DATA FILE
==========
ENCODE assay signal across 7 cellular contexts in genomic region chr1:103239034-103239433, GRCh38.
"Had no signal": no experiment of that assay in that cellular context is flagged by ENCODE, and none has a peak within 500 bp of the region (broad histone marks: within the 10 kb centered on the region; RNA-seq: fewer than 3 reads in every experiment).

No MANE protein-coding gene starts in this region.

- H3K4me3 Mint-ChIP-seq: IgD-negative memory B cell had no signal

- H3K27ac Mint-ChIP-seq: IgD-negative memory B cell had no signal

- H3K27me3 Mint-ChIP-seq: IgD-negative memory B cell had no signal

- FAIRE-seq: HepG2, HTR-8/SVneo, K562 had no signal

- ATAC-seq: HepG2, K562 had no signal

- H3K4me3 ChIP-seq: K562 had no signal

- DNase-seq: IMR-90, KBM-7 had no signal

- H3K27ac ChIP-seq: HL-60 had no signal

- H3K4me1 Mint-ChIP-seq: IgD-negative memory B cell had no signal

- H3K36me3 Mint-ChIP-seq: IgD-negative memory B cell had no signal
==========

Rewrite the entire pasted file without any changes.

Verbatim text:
ENCODE assay signal across 7 cellular contexts in genomic region chr1:103239034-103239433, GRCh38.
"Had no signal": no experiment of that assay in that cellular context is flagged by ENCODE, and none has a peak within 500 bp of the region (broad histone marks: within the 10 kb centered on the region; RNA-seq: fewer than 3 reads in every experiment).

No MANE protein-coding gene starts in this region.

- H3K4me3 Mint-ChIP-seq: IgD-negative memory B cell had no signal

- H3K27ac Mint-ChIP-seq: IgD-negative memory B cell had no signal

- H3K27me3 Mint-ChIP-seq: IgD-negative memory B cell had no signal

- FAIRE-seq: HepG2, HTR-8/SVneo, K562 had no signal

- ATAC-seq: HepG2, K562 had no signal

- H3K4me3 ChIP-seq: K562 had no signal

- DNase-seq: IMR-90, KBM-7 had no signal

- H3K27ac ChIP-seq: HL-60 had no signal

- H3K4me1 Mint-ChIP-seq: IgD-negative memory B cell had no signal

- H3K36me3 Mint-ChIP-seq: IgD-negative memory B cell had no signal